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Aoife

Witty Little Knitter

I read fantasy, crime, true crime, lgbt-romance and books written by my favourite comedians. List not necessarily complete.
Sometimes I write for Bibliodaze

Currently reading

Stephen and Matilda
Jim Bradbury
Progress: 52/262 pages
Krieg und Frieden
Michael Grusemann, Leo Tolstoy
Progress: 579/1024 pages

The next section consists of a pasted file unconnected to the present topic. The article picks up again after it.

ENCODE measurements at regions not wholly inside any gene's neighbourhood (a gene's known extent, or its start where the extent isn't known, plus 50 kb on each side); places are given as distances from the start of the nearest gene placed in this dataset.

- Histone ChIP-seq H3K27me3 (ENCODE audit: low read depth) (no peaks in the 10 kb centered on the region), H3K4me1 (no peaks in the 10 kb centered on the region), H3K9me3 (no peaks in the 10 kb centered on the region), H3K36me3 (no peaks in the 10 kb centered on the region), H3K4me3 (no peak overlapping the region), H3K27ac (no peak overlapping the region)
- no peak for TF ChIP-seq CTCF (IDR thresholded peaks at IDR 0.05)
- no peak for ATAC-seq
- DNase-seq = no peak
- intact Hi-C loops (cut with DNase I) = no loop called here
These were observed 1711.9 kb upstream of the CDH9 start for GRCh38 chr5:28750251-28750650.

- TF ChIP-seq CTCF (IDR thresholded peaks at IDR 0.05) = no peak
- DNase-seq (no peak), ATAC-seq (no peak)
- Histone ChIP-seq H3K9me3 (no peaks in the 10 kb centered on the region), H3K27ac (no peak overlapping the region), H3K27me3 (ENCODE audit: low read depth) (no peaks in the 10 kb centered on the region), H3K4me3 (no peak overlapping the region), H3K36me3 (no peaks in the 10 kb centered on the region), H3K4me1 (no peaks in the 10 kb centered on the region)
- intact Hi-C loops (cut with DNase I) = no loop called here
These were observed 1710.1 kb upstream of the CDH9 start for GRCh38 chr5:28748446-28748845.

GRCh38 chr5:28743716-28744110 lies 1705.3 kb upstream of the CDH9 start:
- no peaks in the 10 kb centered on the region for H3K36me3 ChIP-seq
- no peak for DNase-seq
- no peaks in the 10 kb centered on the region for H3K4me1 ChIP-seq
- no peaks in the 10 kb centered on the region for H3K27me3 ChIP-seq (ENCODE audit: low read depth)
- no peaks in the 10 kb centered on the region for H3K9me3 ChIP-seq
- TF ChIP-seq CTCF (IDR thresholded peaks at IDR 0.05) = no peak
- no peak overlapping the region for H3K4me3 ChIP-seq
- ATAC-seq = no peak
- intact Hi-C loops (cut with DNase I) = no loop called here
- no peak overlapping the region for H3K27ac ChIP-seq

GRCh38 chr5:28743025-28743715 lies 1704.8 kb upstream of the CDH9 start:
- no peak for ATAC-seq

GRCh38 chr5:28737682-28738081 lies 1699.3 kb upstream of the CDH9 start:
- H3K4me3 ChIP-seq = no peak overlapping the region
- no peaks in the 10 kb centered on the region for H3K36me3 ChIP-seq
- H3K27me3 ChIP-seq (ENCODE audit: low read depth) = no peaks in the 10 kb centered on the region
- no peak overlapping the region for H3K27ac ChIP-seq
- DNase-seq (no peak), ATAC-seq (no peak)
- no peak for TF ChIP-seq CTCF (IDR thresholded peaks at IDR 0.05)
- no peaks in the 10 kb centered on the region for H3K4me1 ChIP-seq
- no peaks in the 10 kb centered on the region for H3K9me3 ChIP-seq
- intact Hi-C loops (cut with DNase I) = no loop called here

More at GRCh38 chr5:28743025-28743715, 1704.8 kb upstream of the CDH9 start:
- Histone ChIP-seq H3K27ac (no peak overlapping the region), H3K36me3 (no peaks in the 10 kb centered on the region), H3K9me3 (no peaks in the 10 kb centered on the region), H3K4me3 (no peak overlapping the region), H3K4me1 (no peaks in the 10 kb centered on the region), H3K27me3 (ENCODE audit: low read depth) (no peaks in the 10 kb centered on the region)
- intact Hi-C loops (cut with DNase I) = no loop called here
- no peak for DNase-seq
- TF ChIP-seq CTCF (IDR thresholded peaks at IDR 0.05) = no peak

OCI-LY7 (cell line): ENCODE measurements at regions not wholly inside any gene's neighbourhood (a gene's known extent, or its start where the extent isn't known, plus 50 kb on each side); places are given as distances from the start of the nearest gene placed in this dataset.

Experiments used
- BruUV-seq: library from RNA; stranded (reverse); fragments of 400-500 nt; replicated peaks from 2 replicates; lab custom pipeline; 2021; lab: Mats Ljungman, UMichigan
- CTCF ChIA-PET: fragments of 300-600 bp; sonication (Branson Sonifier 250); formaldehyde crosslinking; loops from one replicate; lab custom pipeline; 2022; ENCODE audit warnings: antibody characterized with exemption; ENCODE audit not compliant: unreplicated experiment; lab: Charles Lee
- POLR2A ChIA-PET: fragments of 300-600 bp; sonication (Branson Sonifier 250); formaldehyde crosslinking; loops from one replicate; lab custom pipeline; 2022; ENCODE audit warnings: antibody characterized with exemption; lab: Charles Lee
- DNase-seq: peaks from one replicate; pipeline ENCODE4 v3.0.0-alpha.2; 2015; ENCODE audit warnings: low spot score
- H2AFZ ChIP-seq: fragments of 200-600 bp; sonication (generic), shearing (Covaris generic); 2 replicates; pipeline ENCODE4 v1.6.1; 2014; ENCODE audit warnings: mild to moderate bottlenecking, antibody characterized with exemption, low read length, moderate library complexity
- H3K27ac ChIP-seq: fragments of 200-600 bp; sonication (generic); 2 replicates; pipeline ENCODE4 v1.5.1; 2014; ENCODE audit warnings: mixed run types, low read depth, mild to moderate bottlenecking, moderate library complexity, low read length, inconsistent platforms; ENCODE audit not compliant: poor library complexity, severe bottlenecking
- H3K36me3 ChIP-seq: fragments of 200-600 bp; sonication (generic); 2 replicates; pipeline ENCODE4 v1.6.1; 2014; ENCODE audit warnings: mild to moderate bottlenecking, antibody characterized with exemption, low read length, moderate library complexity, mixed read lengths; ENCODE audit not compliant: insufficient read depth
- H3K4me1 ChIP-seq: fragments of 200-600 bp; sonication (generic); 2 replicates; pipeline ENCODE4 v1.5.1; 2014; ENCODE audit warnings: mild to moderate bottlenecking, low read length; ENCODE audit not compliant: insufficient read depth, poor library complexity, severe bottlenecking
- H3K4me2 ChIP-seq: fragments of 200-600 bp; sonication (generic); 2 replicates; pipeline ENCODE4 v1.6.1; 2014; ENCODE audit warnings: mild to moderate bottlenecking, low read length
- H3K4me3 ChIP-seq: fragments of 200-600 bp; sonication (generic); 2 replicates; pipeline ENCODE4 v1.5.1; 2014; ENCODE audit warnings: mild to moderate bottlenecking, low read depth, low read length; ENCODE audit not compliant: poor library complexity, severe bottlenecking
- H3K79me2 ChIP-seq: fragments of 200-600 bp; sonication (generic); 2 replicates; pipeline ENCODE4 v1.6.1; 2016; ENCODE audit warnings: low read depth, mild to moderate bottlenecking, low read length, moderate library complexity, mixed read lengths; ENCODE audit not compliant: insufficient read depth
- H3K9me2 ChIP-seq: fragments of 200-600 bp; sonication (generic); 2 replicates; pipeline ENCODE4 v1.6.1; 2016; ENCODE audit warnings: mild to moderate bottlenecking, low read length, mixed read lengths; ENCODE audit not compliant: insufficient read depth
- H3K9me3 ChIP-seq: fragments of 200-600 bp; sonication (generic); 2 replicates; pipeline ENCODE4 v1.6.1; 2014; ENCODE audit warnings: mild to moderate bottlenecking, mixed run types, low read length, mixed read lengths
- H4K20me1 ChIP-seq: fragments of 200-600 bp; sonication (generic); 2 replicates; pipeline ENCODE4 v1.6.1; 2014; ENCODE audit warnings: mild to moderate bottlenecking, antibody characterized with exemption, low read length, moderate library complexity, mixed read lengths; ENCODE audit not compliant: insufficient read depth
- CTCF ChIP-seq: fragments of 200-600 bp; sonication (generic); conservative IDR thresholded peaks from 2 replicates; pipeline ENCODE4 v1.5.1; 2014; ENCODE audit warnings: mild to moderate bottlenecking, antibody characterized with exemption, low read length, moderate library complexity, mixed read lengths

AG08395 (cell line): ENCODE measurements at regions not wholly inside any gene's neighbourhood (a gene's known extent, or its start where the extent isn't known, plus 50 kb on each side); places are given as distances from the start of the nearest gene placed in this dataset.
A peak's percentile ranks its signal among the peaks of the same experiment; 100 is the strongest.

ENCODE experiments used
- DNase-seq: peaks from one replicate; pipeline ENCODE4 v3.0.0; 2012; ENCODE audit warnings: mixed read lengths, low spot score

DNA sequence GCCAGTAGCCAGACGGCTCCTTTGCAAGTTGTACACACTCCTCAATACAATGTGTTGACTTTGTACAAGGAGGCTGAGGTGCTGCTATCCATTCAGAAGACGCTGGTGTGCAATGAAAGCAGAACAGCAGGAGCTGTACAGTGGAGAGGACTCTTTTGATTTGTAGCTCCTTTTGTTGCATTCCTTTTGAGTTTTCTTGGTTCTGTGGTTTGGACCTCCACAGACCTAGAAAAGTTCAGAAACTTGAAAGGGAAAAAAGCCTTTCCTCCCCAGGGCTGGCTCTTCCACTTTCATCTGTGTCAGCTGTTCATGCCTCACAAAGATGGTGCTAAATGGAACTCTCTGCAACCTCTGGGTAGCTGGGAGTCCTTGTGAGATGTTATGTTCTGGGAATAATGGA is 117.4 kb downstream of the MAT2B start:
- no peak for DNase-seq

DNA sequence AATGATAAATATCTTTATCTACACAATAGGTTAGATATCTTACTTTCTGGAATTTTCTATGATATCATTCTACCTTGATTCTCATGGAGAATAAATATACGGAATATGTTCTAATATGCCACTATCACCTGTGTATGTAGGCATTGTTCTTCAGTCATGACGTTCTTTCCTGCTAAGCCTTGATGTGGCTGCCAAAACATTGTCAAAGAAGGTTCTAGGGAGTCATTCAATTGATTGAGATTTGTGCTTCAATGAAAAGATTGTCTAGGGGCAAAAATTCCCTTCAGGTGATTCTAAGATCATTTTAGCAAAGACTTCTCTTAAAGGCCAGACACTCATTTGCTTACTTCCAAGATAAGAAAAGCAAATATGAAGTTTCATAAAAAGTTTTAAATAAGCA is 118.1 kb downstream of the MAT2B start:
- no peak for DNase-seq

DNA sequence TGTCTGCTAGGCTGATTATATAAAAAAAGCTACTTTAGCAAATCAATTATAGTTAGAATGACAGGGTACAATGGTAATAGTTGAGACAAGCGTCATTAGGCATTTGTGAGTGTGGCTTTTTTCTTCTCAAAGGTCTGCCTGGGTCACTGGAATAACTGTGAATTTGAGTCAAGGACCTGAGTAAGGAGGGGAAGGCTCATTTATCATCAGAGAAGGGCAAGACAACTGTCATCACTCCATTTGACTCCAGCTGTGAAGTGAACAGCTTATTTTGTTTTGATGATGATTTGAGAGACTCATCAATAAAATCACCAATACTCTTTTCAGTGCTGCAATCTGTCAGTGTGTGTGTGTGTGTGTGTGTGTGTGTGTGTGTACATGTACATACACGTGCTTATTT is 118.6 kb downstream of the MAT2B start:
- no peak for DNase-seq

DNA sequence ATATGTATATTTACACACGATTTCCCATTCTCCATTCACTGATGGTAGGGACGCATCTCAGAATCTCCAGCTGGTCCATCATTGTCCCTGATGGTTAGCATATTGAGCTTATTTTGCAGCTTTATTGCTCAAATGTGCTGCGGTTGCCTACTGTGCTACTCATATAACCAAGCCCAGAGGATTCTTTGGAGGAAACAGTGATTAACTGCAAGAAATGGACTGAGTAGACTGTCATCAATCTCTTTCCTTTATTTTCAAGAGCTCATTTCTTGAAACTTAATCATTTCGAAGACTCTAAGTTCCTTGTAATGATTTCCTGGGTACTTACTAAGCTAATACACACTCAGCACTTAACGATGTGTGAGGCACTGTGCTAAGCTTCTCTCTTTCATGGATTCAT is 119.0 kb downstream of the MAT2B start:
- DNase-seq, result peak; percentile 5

Fifty Shades of Sherlock Holmes - Lana Swallows The writing-style is that of a mediocre Holmes-pastice at best. Somebody who knows the original stories well enough could never be fooled into thinking that the dialogue could have been written by ACD hinmself, it feels far too forced (and Holmes is wearing a deerstalker *argh*)The actual mystery is extremely easy to see through (and the fact that Watson doesn't get it just makes him seem like a complete moron)...and well. Then there is the rest.The reader needs to suspend his disbelief and accept that an English countess would simply accept the invitation of a complete stranger, she hasn't even met in person. (An invitation that doesn't give any information about the type of party it is for). He needs to accept that after finding out that the party involves lots of sex and bondage in public she is onloy shocked for some moments and then happily joins in and after that party she has no issues with going to two men she has never met before and tell them in minute detail everything that happened on that party.He also needs to belive that Watson has an errection for most of the story and that he randomly fucks Mrs. Hudson for no reason at all (believe me, never were the words 'I wish I was making that up' more true).This isn't so much suspension of disbelief, this is locking up your disbelief in a different universe and hoping to finish the story before it notices.Don't get me wrong. I'm not saying that Holmes/the Victorians and sex don't mix at all. A Study In Lavender: Queering Sherlock Holmes approached the topic of sexuality/homosexuality carefully and it worked in most stories. This story is just...random. If you're a Holmes-fan (even if you're also into erotica) you won't really get over the fact that the writer really doesn't know the canon very well, isn't very good at imitating Doyle's style and everybody acts extremely out of character and if you're just into erotica...well why on earth do you need Holmes? Why set the story in the Victorian Age for God's sake? (apparently there is a book by the same author set in Ancient Egypt also with a bondage-theme, that's actually something I could see working, but with Holmes just not at all)